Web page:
Several memes that are popular “so what?” responses of those who push back against the idea that there is any serious Ecological Crisis going on.
1. It hurts the poor
2. New technologies will make it all better.
3. The U.S. is doing better than other nations.
4. Addressing the Ecological Crisis will harm the economy.
1. What Industrialized nations have done, in contributing so much to this Ecological Crisis, is to destroy lands and radically shift Climates that the indigenous populations of the world have depended upon for their very existence and thriving. They never asked to “join the global economy”. They were living lives of independence from that, and doing quite well as far as they were concerned. But for our technologies, to invade their lands and extract their resources, is destroying the former livelihoods that have fed their families and villages for generations. And where they haven’t experienced invasion and commandeering of their resources and farmland , the CO2 pumped into the atmosphere has radically altered the Climate, most often in the very places where many of the now poor live. ( I say “now poor” , because prior to all this, when they were living on land where their families had been living for centuries, and living in harmony and in complimentary fashion with the earth, they were not at all poor, but living abundantly. Climate Change affects most acutely those who depend upon the land and a stable climate that they have seen for thousands of years. )
2. New technologies of the past 300 years have been largely responsible for the Ecological mess we now have. Humankind has traversed ecological limits many times over. We do have technological knowledge that CAN help to address these man-made problems (clearly caused by the Industrial Revolution). One is a rapid and urgent shift to renewable energy to replace fossil fuels. It is also cheaper than fossil fuels to run on solar, wind, and battery storage. The time spent stalling the full growth and development of these technologies has cost us dearly.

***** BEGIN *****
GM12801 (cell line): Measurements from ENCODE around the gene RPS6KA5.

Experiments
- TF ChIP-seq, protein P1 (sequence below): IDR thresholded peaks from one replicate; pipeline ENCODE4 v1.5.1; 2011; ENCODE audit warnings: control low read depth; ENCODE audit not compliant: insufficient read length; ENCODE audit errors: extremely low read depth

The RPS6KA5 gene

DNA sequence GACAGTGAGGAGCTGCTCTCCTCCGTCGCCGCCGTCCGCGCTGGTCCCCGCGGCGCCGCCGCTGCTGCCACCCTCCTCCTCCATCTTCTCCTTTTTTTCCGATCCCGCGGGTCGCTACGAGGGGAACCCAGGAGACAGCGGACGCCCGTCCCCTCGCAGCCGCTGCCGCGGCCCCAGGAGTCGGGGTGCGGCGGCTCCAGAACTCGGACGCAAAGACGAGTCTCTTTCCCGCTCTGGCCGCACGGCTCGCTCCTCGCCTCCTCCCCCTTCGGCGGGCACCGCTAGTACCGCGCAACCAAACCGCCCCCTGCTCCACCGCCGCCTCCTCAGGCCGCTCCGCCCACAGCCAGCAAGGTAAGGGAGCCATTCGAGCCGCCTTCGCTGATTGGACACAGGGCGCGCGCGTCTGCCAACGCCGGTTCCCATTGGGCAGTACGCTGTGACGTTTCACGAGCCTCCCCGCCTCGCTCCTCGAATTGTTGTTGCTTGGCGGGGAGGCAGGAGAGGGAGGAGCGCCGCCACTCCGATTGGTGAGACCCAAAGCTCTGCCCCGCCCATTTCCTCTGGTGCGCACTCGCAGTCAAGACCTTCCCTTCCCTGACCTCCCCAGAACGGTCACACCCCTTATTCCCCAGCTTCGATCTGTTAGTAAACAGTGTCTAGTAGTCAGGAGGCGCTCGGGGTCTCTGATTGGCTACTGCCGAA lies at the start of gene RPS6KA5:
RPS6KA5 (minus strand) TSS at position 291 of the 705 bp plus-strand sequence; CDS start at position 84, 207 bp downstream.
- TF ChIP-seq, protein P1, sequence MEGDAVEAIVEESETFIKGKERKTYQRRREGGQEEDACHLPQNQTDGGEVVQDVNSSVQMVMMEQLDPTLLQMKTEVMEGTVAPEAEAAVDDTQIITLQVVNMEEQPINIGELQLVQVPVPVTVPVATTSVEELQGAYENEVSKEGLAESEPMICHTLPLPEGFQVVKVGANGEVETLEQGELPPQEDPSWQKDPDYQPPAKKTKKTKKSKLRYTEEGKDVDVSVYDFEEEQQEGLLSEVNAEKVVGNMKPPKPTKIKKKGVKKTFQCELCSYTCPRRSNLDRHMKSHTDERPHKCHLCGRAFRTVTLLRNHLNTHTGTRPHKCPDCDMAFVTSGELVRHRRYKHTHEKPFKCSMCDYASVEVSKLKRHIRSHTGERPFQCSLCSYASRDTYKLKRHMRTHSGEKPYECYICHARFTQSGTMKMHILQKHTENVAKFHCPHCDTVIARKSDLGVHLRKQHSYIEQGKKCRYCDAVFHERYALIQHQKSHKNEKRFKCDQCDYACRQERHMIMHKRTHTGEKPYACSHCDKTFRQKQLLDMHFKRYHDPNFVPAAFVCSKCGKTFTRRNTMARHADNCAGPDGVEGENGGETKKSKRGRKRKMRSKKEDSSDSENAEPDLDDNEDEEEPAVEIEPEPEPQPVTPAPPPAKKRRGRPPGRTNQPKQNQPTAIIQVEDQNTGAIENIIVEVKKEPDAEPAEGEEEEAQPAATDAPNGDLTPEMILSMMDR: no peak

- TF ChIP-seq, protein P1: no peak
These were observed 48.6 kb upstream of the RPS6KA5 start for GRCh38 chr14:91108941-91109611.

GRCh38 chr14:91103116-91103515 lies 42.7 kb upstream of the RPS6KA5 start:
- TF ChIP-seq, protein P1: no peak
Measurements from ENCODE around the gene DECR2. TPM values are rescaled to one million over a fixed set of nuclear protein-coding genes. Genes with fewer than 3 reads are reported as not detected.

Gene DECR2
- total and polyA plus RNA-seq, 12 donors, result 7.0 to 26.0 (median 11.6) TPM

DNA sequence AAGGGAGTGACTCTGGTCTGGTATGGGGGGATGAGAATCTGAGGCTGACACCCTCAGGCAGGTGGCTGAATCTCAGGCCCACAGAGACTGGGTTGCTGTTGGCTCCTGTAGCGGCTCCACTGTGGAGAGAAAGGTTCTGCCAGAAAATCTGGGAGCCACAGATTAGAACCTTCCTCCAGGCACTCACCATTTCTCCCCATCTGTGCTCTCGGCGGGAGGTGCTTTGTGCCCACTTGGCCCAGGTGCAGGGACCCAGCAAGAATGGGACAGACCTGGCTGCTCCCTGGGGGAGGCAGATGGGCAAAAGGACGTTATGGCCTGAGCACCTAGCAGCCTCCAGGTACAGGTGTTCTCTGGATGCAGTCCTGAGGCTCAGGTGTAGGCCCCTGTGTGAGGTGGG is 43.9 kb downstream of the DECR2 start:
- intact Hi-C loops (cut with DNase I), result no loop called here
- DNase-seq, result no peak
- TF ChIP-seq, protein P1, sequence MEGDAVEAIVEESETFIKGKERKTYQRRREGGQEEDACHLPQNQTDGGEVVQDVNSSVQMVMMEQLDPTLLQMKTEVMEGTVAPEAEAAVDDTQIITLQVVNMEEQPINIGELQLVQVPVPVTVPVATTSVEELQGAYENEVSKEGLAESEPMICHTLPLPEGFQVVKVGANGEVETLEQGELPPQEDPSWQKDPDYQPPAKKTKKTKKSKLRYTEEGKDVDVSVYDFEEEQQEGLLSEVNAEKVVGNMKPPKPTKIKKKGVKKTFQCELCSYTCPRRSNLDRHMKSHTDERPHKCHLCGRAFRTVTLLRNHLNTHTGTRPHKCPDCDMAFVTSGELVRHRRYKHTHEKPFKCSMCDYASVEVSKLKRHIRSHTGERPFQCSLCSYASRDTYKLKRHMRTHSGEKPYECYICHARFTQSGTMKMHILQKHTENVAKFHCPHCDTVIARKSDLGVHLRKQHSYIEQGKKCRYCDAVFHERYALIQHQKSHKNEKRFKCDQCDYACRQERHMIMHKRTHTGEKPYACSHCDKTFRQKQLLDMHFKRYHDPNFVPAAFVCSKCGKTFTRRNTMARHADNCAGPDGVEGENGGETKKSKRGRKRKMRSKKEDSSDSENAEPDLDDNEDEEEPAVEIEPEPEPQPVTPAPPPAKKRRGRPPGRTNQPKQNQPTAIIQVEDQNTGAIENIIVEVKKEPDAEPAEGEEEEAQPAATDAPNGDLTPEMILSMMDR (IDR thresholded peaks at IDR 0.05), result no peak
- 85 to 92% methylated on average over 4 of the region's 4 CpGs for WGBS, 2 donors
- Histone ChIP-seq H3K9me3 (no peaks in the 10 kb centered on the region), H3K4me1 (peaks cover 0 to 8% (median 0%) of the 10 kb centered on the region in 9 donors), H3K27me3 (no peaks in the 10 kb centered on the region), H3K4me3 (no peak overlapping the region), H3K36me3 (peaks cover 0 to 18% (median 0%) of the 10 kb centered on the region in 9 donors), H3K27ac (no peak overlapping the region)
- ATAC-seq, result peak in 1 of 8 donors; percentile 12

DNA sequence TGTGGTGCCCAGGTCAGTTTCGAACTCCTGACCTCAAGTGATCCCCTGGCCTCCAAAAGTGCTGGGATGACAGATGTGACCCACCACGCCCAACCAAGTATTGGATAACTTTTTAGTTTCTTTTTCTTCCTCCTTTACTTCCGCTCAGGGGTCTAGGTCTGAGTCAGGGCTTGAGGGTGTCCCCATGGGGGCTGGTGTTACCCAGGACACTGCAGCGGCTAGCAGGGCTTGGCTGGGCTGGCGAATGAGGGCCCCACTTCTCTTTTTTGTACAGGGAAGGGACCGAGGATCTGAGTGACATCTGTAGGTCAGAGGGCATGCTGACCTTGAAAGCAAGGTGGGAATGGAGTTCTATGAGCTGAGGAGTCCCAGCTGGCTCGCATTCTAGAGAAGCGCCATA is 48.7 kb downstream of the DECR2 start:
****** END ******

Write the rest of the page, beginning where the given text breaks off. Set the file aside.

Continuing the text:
3.What “other nations” are doing is not something that should have any bearing on our own responsibilities. The U.S. has one of the highest per capita carbon emissions footprints in the world. So naturally there is a lot of improvement room, and some in the U.S have begun to impact that footprint. But many of our fellow “Developed countries” have replaced much more of their energy production with renewables than we have.
4.The Economic “harm” argument is nonsense. Ecological instability is massively expensive, through impacts such as increased intensities of storms, warming, (and yes, even cold snaps produced by exagerrated reaches of “altered” patterns of the polar vortex). IN addition, renewables are cheaper to build, to run, and to maintain than fossil fuel driven production, even before we factor in the most important part: they don’t keep piling in the CO2 concentrations, which actually increased in the US in 2017, despite what your figures** say (which I expect come from the same sources as these 4 arguments).
** “your figures” being the ones used, if any, to claim that the U.S. has decreased emissions (and even if so, not nearly enough. We still have left plenty of “conversion room” from fossil fuel to renewables.